Iraq-The Price of Disorder

It’s already the debacle of the decade. The war in Iraq entered its sixth year on Wednesday and yet those to blame for this fiasco have not assumed responsibility. George Bush will give a speech at the Pentagon about “war against terrorism,” a theme that should leave a little room for self-criticism.

One says that intelligence includes acknowledging one’s errors. The Americans themselves estimate that from now on, up to 60% of the war [will be alone]. Practically none of the objectives has been obtained and the cost is catastrophic. 4,000 soldiers have already lost their lives in this conflict, along with 12,000 police and 80,000 Iraqi civilians. The chaos even reached certain denominations as this week saw the Cardinal of Mosul became a victim. In Baghdad, each community has barricaded itself in its on [section of the city] and waited to fight.

“The Iraqis have not known to build upon a decrease in violence by working towards reconciliation,” remarked a vexed American official this week. This poorly hidden judgment [shows] a desire to disengage [from the conflict]. But when? Not before having won the war, thundered the current Republican candidate for the white house, John McCain. Progressively, replied the democrats Barack Obama and Hillary Clinton timidly.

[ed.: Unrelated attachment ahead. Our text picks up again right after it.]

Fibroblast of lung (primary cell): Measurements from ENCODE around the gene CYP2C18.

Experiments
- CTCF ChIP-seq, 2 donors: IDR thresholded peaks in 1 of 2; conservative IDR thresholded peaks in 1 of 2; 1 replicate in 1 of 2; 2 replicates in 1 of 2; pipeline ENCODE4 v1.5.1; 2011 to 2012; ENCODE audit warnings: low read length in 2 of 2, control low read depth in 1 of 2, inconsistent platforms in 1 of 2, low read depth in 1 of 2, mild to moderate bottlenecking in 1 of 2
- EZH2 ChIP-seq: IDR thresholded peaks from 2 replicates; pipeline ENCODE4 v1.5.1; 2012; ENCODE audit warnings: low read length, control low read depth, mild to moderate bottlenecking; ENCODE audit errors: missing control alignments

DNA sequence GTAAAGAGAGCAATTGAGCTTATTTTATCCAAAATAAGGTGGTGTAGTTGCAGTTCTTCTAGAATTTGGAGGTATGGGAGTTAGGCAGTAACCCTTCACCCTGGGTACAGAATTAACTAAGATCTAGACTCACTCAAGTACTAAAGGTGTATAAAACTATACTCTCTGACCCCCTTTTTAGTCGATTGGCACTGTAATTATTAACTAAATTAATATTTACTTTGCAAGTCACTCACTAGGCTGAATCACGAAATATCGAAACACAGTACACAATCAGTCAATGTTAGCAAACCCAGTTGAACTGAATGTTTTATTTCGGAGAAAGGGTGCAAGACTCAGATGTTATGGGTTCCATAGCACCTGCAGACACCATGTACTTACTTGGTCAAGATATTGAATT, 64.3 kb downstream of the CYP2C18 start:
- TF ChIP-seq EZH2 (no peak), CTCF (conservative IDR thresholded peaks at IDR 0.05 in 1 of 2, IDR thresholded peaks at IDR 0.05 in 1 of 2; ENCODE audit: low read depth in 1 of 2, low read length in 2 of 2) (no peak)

No matter what they say, the process has started. 30,000 military personal will have left the country by July and negotiations with Iraqi authorities on the final withdrawal have already begun. [This is] because at a time of recession, the United States is less and less interested in this nightmare that has cost 300 billion dollars. Also, pushed to the limit of its military possibilities, and weakened as never before, do not miss any longer the chance to criticize the strategic choices made by the white house.

In changing presidents, the country would like to turn a new page quickly or else it is precisely the hour at which they will have to take responsibility for the mess [in Iraq].

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